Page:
A One-Year Mission for Vande Hei?

A One-Year Mission for Vande Hei?

NASA astronaut Mark Vande Hei said today his planned 6-month mission to the International Space Station (ISS) could turn into a year-long flight if Russian plans to launch two tourists in the fall go forward.  Just last week, NASA and its Russian counterpart Roscosmos formally assigned Vande Hei to the Soyuz MS-18 crew launching on April 9.

NASA astronaut Mark Vande Hei. Credit: NASA

During a news conference this morning from Russia’s cosmonaut training center in Star City, Vande Hei said he did not know any of the details of the unusual agreement among Roscosmos, NASA, and the U.S. company Axiom Space that got him one of the three Soyuz MS-18 seats.

Officially, three Russians were assigned to the mission — Oleg Novitsky, Pyotr Dubrov, and Sergey Korsakov — but photographs of Novitsky and Dubrov in training circulating on social media showed them wearing mission patches on their flight suits with Vande Hei’s name, not Korsakov’s, as the third crew member.  When NASA and Roscosmos finally announced their deal last week, it came as little surprise.

Vande Hei revealed today, however, that actually two mission patches were made, one with his name and one with Korsakov’s.  All four of them trained together, not knowing who would be in the third seat. In a show of camaraderie, Vande Hei said he wore the patch with Korsakov’s name and Korsakov wore the one with Vande Hei’s.

He was among the last to know that he finally had been assigned.

This is kind of a funny story, but I found out the same time I think everybody else did. One of my high school friends told my wife that there was a Twitter announcement that said it was finalized. First, the only reason that happened was because it was the middle of the night, I was sound asleep. Otherwise I’m sure I would have found out earlier. I didn’t look at my email until later.  Again, I was just super happy. It was something that had been in the works for months trying to make it happen, lots of challenges that people worked super hard to get actually finalized.

Korsakov was bumped off the flight since there are only three seats, but Russia’s TASS news agency reports he may get to fly to ISS on a U.S. Crew Dragon once NASA and Roscosmos work out a long-term arrangement to fly Americans on Soyuz and Russians on Crew Dragon or Boeing’s Starliner on a no-exchange-of-funds basis for the life of the ISS.

NASA has been trying to get such an agreement for at least three years, but Russia, accustomed to being paid, is balking.  Generally, the two space agencies agree that at least one Russian and one American need to be aboard ISS at all times to operate their respective systems.

Vande Hei added it is also a matter of symbolism.

So there’s operational issues, but there’s also very symbolic issues. We’ve had very successful unbroken cooperation with our international partners, and had human presence there. So I think both operationally and symbolically, it is very important.

The ISS is a partnership among the United States, Russia, Japan, Canada, and 11 European countries working through the European Space Agency.  ISS has been permanently occupied by international crews, with at least one Russian and one American, rotating on roughly 4-6 month schedules since November 2000.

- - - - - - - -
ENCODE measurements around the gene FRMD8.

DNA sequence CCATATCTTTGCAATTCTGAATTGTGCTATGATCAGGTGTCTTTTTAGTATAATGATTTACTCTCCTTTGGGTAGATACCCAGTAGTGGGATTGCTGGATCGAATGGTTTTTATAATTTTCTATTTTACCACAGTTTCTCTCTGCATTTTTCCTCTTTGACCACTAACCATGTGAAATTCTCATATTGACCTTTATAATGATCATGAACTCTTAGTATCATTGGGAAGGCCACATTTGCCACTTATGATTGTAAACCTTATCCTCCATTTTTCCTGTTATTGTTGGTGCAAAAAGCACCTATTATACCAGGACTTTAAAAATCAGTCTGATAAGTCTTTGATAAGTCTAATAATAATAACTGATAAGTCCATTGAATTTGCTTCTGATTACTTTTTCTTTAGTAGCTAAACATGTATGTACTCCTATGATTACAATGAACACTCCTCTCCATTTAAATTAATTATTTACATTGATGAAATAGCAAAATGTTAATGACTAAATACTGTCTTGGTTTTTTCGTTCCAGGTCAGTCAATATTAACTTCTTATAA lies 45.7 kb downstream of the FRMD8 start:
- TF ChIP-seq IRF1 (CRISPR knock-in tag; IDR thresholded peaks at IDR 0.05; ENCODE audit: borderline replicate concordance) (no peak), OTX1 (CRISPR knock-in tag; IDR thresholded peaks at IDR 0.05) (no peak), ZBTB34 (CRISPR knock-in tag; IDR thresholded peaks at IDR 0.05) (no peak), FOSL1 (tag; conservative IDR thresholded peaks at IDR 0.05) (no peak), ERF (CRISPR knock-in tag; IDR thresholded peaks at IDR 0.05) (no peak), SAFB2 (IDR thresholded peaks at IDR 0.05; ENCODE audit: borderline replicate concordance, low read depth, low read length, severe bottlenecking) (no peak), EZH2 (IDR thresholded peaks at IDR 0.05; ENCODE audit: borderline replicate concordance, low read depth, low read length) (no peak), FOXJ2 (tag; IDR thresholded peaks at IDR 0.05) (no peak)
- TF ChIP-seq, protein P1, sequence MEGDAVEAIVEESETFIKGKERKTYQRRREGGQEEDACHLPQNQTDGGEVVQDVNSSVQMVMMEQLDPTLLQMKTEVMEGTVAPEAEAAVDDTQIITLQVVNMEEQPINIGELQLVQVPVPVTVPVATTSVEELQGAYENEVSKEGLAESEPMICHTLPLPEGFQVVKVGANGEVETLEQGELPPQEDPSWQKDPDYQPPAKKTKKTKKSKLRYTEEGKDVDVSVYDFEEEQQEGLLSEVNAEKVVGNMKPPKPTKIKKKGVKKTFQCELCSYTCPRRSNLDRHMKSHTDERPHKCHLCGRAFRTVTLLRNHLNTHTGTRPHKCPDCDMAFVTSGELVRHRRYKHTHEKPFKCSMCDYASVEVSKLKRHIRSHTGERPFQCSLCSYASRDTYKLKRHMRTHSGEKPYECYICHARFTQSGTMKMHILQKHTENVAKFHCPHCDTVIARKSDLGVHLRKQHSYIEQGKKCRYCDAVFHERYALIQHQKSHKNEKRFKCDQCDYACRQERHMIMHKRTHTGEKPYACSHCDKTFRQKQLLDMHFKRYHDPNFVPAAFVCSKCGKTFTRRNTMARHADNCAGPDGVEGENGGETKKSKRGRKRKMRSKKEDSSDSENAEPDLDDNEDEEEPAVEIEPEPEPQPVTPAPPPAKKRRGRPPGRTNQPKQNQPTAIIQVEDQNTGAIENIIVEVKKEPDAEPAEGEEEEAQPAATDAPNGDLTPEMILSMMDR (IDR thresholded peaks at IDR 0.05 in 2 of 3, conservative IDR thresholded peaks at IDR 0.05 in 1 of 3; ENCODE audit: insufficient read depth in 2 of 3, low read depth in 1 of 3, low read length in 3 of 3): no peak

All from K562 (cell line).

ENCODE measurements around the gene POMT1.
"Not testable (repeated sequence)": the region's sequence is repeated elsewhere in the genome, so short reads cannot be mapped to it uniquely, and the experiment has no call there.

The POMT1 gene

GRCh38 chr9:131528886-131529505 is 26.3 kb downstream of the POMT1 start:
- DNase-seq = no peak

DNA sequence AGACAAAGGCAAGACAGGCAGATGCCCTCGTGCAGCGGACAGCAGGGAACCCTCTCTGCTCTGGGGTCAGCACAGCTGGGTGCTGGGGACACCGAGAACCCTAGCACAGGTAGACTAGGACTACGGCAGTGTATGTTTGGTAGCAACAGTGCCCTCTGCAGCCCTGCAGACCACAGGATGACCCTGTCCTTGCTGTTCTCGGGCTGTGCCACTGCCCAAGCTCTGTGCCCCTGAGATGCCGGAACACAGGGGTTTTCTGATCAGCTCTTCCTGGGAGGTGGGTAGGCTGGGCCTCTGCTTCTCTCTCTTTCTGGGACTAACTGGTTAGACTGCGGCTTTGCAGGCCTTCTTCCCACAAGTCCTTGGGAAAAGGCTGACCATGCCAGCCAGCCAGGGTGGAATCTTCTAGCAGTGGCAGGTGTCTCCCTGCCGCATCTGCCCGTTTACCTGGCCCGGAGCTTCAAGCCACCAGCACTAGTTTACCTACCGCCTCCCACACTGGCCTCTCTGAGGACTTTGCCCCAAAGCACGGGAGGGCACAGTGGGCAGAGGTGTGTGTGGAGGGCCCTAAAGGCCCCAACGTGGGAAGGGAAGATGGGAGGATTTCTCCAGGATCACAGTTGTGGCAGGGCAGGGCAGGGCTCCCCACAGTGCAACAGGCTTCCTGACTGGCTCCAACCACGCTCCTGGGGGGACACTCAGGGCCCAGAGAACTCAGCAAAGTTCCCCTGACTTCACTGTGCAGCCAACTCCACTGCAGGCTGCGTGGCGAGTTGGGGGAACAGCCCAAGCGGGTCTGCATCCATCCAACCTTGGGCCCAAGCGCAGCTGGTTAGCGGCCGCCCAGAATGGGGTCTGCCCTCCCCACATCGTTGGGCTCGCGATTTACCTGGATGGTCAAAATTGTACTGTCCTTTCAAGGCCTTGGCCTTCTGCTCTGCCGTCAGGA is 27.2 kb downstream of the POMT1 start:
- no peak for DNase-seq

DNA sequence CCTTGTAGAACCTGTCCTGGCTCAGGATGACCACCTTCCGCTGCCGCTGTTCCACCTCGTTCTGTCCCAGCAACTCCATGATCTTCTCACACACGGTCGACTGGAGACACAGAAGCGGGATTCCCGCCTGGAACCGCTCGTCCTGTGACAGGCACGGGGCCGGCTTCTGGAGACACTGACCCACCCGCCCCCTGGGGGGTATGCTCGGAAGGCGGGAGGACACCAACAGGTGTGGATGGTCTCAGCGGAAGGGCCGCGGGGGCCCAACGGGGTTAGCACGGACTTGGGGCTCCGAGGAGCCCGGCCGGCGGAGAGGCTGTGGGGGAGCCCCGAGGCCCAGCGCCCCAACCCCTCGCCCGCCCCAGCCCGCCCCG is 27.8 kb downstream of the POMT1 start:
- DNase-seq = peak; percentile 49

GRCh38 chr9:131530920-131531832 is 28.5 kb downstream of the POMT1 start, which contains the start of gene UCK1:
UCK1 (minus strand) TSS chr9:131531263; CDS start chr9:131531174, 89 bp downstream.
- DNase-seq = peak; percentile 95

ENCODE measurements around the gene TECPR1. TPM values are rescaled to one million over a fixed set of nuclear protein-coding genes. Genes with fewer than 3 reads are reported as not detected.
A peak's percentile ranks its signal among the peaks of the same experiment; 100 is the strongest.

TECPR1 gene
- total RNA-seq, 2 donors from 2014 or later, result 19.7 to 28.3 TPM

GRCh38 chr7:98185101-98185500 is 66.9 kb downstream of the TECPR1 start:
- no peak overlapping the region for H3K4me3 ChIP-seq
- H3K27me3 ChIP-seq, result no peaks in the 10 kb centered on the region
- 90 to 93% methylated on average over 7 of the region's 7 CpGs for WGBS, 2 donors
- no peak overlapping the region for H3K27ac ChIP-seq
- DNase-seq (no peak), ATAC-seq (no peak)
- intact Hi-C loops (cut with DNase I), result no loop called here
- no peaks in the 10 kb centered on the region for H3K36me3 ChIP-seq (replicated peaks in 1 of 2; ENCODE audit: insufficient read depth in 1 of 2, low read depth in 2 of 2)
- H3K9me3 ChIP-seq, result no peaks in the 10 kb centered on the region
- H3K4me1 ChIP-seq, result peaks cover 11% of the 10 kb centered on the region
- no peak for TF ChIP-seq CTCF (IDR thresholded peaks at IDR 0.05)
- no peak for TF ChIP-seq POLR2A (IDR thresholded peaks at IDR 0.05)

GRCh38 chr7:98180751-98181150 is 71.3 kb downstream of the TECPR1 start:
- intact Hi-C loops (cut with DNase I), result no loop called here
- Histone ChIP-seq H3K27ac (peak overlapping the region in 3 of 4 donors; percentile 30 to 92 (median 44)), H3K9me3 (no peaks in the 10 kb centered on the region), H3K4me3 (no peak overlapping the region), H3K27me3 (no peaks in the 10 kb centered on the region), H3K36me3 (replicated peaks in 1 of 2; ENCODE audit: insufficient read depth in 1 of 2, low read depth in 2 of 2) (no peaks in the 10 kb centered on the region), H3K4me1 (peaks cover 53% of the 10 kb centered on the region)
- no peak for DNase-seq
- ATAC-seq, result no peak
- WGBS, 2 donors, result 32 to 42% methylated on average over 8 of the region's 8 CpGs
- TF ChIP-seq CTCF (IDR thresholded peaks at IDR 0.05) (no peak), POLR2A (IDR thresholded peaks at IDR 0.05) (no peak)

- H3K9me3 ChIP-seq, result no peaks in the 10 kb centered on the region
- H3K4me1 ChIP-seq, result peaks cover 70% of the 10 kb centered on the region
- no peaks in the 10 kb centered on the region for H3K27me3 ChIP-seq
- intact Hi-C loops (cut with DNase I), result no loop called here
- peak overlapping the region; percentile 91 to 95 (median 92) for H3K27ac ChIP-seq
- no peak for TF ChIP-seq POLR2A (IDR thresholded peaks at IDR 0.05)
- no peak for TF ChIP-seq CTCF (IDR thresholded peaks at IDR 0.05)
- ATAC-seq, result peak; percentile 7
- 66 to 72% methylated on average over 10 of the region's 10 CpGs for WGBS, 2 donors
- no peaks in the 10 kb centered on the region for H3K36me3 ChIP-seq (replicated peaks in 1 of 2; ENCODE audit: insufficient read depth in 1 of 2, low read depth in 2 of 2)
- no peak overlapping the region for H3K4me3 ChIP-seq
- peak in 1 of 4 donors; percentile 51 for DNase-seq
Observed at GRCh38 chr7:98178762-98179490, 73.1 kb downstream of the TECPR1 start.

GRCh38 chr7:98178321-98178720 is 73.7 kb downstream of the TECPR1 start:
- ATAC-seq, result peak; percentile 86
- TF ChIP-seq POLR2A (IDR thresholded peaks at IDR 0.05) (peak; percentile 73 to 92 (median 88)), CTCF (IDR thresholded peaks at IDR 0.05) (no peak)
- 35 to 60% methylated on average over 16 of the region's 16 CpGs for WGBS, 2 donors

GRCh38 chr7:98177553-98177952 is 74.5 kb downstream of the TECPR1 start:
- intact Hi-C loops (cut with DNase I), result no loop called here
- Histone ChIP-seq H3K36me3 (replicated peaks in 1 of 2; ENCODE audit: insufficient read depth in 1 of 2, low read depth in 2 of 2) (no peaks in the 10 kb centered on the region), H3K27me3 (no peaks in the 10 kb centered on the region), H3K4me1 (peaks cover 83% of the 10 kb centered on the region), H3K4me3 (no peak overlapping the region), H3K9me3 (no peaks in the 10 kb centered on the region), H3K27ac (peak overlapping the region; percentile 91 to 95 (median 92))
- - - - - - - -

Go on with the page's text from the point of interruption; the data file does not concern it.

As early as 2001, Russia began launching “tourists” to the ISS on their Soyuz spacecraft for prices rumored to be $20 million and up.  Seven tourists made eight flights (one flew twice) until NASA started buying those seats for its astronauts after the space shuttle was terminated and the United States became reliant on Russia to ferry crews back and forth. That reliance ended with the certification of SpaceX’s Crew Dragon last year. Boeing’s Starliner is expected to become operational later this year.

That means Russia can resume selling seats to tourists. Soon after rumors began circulating that U.S. movie star Tom Cruise would fly to ISS to film a movie (a deal not yet confirmed), Russia announced plans to do the same.  The concept calls for launching a yet-to-be-chosen female actress and Russian film director Klim Shipenko to ISS this fall on the next Soyuz mission, Soyuz MS-19.

The tourist missions usually last about a week.  If those tourists fly up to the ISS on Soyuz MS-19, they will return to Earth on Soyuz MS-18, taking up two of the seats with Novitsky in command. That means Vande Hei and Dubrov would have to remain on ISS until the next Soyuz mission 6 months later.

Vande Hei is enthusiastic about the possibility saying it is an opportunity for a new life experience.  He already spent 168 days on ISS on an earlier mission and made four spacewalks.

Trips to Mars will take at least two years. Understanding the effects of the space environment on humans physically and psychologically is critical to successfully achieving that goal and the ISS is one place to do those tests.

Two NASA astronauts have remained on ISS continuously for almost a year. Scott Kelly was there for 340 days with a Russian crewmate, Mikhail Kornienko, in what NASA billed as the “Year in Space” mission, though it was not quite that long. Christina Koch was aboard for 328 days when her mission was unexpectedly extended.

Four Russians stayed in space longer, not on ISS, but on Russia’s space station Mir. The record is held by Valeriy Polyakov (437 days).  Three other Russians were on Mir continuously for a year or more: Sergei Avdeyev (380 days) and Vladimir Titov and Musa Manarov (365 days).

In all cases, the long-duration crew members were joined by others coming and going on shorter missions.

Whether Vande Hei and Dubrov become members of the long-duration club is TBD.

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